About a third of the way through Thetford author Amy Belding Brown's Flight of the Sparrow, the novel appears to settle in to a standard chick-lit narrative. The Puritan heroine, Mary Rowlandson, is abducted by Native Americans from her Massachusetts Bay Colony home in a violent raid. During her three-month-long nomadic captivity, a tall, English-speaking Indian named James appears at key moments to protect her. Soon, she "completely surrender[s] to the consolation of his presence ... of his body."
Thank goodness the story changes course. Perhaps it had to: Brown based her novel on the real Mary Rowlandson's captivity narrative about her abduction by the Nipmuc and Narragansett tribes in 1675, which ends with her restoration. Sometimes called the country's first bestseller, Rowlandson's full account is online and still fascinating to read more than 300 years later. Brown's story, told in third person and present tense, expands Rowlandson's condensed account and continues beyond it, as the author imagines how dramatically changed her heroine — a properly submissive minister's wife and mother of three — might have been by her experience.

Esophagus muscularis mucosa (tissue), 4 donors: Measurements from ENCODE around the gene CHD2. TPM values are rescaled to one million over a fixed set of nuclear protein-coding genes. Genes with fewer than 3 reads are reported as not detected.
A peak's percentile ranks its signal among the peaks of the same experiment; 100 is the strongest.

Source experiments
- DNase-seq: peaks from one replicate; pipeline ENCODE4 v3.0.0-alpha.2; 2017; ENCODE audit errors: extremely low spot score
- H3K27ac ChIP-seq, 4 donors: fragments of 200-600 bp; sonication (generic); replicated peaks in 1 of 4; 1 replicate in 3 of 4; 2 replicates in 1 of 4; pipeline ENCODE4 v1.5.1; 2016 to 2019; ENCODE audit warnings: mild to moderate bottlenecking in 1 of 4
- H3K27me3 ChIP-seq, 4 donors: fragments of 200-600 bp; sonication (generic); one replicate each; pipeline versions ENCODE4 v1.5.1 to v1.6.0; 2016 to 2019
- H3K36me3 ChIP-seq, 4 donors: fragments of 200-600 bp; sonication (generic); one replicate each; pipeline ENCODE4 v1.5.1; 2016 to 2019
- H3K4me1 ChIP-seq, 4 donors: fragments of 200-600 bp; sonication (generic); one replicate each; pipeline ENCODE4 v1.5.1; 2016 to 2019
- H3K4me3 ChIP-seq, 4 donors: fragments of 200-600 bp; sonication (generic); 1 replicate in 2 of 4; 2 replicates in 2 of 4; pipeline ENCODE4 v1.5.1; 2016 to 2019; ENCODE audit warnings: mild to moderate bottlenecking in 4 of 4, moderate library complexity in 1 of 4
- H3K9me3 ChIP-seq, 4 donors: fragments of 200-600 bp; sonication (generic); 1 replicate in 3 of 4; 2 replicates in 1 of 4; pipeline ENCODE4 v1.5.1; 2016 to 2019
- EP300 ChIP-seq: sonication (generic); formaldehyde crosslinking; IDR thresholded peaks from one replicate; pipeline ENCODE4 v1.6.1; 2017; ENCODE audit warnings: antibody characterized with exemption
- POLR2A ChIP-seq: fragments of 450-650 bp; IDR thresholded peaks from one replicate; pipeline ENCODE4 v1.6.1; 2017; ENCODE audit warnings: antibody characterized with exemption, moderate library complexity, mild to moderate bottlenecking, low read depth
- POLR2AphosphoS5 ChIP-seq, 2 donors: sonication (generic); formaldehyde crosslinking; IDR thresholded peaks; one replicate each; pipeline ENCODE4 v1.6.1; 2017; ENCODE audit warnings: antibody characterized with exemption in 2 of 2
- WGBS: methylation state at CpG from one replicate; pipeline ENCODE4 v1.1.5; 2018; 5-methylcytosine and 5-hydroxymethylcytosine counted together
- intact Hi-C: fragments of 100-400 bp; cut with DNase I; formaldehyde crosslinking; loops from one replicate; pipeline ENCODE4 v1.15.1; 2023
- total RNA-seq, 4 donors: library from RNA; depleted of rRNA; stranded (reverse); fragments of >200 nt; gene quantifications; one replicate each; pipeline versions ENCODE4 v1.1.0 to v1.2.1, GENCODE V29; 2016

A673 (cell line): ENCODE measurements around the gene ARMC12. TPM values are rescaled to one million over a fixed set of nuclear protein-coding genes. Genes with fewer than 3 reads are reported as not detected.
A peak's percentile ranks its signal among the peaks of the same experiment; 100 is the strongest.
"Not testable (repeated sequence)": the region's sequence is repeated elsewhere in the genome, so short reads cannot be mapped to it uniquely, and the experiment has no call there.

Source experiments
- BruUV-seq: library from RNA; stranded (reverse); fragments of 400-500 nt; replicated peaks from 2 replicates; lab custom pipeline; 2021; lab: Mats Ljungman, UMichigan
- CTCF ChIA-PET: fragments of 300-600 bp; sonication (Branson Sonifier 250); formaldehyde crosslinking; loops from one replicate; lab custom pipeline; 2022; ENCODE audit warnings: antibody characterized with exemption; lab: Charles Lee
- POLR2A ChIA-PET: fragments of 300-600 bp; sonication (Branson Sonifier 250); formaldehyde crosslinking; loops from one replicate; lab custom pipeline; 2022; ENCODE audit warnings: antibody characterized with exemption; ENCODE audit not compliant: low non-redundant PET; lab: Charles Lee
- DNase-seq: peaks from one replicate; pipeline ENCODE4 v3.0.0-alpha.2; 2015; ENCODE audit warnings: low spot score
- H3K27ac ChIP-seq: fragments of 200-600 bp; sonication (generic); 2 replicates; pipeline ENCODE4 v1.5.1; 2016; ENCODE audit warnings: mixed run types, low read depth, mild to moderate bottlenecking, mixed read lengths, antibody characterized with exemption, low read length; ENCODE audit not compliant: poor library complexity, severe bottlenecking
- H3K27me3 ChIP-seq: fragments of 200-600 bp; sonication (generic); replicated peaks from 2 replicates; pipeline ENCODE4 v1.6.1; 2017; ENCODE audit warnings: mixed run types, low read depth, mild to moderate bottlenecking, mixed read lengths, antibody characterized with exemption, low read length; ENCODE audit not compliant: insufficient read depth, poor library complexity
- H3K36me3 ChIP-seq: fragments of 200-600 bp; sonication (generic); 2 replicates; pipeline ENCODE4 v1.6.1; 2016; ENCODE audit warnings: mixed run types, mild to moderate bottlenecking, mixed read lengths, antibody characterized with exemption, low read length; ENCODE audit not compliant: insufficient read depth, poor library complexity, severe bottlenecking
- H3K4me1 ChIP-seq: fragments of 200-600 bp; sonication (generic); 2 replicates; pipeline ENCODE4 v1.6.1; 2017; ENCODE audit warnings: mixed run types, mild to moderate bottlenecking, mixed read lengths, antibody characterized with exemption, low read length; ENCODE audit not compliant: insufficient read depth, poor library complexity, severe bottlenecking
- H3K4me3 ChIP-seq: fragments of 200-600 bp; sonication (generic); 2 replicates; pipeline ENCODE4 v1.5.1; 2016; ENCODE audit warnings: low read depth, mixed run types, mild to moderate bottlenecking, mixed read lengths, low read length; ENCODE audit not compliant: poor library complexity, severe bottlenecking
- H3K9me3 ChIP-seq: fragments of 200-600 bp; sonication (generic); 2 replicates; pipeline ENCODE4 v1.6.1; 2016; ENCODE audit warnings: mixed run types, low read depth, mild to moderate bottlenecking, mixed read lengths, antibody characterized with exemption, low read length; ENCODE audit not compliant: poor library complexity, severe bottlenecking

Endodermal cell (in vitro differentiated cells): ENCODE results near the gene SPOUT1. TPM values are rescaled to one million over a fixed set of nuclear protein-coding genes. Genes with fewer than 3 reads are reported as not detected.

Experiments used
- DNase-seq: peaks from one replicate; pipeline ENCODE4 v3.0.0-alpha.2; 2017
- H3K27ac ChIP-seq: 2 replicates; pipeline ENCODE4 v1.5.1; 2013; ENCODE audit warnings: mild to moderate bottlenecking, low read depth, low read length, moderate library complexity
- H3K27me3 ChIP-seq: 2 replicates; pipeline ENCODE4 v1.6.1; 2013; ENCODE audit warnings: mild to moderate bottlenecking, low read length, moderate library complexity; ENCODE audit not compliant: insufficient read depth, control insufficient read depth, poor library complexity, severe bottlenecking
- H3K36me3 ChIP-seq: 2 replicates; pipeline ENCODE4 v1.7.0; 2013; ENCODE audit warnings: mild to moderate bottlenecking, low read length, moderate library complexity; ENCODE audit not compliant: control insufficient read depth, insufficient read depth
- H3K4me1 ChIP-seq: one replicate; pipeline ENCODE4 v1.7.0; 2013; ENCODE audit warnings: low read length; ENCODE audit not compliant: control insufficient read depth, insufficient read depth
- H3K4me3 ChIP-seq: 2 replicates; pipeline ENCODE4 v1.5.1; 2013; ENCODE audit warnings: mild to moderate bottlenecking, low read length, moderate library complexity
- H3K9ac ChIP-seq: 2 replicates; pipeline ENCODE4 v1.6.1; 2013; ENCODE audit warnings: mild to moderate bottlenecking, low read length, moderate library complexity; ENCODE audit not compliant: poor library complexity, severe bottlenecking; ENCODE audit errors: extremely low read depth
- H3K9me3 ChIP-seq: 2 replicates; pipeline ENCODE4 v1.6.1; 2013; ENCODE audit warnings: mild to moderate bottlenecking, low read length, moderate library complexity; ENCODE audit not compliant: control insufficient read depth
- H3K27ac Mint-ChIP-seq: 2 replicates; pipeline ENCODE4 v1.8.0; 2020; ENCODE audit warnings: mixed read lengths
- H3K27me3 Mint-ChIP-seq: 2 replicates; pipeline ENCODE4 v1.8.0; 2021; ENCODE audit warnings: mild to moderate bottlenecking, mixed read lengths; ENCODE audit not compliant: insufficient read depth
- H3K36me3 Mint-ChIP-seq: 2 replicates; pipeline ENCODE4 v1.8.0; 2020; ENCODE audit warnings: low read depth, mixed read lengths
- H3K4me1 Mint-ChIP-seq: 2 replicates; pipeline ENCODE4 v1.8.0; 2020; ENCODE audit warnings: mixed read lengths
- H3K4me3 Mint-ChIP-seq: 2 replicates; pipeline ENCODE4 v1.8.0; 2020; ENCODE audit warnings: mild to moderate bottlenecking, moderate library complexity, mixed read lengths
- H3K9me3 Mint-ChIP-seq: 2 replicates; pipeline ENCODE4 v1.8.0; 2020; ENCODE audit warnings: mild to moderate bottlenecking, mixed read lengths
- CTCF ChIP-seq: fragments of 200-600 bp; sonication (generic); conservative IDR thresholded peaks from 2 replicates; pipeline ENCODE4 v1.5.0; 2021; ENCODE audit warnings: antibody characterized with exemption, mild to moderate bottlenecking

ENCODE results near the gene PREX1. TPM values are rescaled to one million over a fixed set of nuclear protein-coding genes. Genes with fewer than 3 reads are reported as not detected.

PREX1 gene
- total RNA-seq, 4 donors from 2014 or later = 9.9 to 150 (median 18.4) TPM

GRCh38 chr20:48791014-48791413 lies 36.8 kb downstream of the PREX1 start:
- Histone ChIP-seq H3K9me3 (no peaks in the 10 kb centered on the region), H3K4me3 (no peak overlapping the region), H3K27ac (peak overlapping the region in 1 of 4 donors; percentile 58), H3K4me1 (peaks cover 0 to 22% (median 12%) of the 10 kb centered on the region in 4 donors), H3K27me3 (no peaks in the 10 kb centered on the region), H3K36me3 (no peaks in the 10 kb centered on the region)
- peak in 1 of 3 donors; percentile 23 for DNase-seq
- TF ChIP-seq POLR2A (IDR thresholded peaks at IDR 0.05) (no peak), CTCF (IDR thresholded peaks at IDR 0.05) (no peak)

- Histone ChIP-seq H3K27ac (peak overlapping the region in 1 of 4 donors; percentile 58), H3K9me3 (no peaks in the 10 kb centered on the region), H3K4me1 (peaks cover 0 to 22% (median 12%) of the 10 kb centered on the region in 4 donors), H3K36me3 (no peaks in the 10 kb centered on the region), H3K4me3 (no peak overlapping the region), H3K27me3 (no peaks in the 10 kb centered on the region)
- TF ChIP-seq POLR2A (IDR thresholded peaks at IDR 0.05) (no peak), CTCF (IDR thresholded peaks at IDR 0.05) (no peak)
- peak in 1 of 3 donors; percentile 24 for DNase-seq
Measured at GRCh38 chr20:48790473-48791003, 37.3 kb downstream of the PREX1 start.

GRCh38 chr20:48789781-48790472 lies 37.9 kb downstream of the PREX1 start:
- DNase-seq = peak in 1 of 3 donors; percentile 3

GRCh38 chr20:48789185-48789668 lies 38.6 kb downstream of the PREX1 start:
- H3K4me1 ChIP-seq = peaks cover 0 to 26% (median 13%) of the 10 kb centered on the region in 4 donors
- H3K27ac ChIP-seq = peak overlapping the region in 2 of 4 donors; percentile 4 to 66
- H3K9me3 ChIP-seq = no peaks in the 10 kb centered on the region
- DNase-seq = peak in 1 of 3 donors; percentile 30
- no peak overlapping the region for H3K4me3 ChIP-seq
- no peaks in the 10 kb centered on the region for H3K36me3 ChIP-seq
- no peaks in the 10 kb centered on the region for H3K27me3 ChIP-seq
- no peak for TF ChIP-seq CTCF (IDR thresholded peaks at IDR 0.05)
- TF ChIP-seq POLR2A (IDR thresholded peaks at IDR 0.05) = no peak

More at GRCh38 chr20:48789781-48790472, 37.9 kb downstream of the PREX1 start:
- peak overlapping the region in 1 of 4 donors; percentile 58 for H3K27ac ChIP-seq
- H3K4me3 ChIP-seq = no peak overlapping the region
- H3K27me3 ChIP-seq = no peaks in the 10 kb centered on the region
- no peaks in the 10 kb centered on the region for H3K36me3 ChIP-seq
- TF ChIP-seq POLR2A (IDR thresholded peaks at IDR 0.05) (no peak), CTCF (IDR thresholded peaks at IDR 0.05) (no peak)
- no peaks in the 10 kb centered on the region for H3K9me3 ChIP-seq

In Flight of the Sparrow, those changes have a very modern ring. Mary, enslaved to the tribe's female leader, Weetamoo, witnesses the sachem wielding an authority over men that the goodwife never thought possible. And, despite the disembowelments and infant bashings she witnessed during the raid, Mary notes the Indians' generosities: The men never rape female abductees; the women raise their children without harsh discipline; food is shared equally among everyone, from slave to sachem, even in times of near-starvation.
Thrust into an environment where the Puritan God seems absent, Brown's Mary begins to question her religion. Pieties she has always uttered in good faith — "The Lord is merciful and kind and greatly to be praised" — sound increasingly like "mere habit" to her. By the time she is ransomed back to the settlers, she no longer wants to return to her former life.
And no wonder: The author, herself a minister's wife, makes the kind of Christianity the Puritans fled England to practice look practically malicious. Mary's husband, Joseph, is the worst. "You are tainting my ministry!" he roars after learning Mary has helped a woman give birth out of wedlock. After her experience of being enslaved, Mary refuses Joseph's suggestion that she take on one of the defeated Indians as a house slave — a common practice among the Puritans, who also kept and sold African Americans. Joseph is enraged at her defiance and reads her "long verses of Scripture that justify the keeping of slaves" while she stands with head bowed.
In one of the novel's most convincing twists, Mary writes her now-famous narrative under pressure from her husband. Joseph wants to restore his reputation in the community as a paragon of faith — a status now threatened by his tie to a woman presumably violated by savages and given to new and strange habits, such as enjoying nature in solitude. Brown couldn't have thought of a better way to skewer colonial Christianity.